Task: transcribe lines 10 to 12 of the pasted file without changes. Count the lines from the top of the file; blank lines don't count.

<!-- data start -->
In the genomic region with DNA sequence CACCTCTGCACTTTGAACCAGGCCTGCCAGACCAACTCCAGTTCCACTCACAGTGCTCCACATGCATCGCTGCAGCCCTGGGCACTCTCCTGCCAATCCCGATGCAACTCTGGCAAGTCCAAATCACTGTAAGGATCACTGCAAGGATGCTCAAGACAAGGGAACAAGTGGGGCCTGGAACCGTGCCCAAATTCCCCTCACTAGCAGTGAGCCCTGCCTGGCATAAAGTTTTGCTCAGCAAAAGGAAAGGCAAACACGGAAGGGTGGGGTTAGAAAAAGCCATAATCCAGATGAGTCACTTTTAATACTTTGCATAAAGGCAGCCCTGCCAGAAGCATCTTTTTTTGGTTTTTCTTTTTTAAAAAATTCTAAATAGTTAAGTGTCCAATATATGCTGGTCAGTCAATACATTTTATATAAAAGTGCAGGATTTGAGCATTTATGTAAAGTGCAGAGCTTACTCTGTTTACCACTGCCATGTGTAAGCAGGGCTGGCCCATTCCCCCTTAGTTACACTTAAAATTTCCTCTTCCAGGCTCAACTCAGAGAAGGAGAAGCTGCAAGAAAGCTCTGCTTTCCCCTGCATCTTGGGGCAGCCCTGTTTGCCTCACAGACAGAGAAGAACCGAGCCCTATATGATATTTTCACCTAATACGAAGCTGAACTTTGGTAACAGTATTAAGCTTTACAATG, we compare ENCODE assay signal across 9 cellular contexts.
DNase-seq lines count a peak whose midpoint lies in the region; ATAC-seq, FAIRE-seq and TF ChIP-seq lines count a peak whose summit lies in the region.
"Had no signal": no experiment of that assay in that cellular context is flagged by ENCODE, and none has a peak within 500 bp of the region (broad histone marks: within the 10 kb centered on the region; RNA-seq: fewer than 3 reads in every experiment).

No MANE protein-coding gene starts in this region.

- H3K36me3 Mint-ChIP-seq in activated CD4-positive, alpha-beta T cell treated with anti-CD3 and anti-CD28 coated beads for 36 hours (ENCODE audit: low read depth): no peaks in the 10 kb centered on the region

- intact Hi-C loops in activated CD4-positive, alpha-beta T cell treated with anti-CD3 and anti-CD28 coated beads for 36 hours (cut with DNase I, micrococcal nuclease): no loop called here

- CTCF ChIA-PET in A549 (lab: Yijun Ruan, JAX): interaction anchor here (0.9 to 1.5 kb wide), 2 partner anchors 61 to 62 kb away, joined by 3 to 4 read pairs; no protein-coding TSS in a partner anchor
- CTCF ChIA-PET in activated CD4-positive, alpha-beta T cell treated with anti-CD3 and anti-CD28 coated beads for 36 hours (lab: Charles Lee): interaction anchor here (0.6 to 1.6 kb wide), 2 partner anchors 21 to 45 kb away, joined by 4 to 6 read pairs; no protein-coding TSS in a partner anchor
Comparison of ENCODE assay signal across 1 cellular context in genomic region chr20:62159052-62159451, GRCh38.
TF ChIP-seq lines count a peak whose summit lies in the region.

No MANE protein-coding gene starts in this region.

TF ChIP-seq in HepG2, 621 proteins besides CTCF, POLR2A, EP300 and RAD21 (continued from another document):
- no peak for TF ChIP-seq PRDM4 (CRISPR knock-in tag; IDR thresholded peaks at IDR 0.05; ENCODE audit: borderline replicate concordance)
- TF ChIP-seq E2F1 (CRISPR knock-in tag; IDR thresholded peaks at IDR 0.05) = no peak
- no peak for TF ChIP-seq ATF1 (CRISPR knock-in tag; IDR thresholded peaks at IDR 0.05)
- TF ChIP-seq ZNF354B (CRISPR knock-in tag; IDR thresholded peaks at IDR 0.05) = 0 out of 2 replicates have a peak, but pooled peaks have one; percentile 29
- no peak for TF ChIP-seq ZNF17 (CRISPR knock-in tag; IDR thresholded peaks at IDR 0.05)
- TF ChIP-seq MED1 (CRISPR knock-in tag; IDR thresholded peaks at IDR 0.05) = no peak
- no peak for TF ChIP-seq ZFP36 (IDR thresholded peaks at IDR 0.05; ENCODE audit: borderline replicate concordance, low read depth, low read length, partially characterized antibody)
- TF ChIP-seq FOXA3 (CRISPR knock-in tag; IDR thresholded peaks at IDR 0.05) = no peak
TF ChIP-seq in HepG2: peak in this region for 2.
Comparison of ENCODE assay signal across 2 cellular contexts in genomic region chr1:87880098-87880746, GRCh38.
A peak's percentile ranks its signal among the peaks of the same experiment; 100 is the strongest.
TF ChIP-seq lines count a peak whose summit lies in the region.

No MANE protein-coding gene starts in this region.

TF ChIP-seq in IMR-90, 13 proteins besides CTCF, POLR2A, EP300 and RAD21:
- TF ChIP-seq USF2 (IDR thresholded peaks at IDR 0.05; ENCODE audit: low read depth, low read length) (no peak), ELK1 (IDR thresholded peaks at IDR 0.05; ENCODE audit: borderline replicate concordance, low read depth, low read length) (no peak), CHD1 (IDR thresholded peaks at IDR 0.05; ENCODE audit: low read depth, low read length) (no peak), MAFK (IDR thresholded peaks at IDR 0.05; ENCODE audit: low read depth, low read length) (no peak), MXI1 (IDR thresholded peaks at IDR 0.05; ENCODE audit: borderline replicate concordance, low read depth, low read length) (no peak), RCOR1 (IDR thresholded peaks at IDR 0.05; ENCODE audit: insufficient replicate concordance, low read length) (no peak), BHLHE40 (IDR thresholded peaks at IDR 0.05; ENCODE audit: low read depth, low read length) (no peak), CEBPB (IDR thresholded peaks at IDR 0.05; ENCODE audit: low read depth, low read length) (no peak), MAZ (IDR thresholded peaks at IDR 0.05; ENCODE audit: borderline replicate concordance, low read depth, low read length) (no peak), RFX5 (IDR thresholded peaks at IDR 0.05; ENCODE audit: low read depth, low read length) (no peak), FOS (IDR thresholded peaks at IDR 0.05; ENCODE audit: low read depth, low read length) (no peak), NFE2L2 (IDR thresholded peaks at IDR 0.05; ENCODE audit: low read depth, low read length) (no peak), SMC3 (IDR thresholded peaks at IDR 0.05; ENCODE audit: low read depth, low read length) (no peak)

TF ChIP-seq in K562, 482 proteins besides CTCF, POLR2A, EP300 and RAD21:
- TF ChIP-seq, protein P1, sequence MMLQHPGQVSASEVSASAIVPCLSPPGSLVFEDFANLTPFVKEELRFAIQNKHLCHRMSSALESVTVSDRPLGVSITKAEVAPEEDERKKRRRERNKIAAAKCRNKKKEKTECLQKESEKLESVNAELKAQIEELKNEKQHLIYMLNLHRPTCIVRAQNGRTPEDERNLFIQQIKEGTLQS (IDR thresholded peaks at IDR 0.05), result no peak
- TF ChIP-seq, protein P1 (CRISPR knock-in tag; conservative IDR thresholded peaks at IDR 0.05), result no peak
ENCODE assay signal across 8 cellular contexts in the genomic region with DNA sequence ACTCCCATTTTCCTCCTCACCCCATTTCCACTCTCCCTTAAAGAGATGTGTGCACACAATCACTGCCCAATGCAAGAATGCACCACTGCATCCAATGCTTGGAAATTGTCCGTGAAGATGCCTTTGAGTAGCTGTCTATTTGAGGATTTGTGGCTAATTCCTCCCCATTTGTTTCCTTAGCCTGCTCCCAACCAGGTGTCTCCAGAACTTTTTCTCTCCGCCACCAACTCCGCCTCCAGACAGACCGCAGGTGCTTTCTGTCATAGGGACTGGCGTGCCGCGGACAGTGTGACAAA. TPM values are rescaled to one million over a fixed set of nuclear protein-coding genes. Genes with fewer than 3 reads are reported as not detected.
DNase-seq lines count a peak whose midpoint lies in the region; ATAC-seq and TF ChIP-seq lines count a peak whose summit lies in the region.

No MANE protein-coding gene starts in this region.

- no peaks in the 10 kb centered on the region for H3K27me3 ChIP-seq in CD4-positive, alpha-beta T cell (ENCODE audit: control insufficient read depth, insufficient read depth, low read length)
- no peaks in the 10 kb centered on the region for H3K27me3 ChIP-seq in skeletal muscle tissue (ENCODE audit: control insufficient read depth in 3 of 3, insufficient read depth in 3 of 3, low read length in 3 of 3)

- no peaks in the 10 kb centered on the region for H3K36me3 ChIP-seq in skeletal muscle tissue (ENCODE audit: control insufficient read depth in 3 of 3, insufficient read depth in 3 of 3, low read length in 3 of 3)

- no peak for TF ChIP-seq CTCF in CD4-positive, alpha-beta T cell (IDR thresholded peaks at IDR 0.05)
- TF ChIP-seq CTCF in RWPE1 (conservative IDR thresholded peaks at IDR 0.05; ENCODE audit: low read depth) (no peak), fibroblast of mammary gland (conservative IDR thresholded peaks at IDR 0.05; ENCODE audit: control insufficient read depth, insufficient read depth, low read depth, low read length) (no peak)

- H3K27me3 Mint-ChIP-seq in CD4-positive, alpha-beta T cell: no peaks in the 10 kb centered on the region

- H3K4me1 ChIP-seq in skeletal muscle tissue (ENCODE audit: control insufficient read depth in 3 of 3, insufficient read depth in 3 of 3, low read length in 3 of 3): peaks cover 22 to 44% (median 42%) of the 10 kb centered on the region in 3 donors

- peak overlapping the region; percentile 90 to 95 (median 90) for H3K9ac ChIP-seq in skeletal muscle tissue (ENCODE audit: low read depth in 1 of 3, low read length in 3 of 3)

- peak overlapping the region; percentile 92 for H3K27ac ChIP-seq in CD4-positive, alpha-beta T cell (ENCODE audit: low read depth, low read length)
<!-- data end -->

TF ChIP-seq lines count a peak whose summit lies in the region.

No MANE protein-coding gene starts in this region.

TF ChIP-seq in HepG2, 621 proteins besides CTCF, POLR2A, EP300 and RAD21 (continued from another document):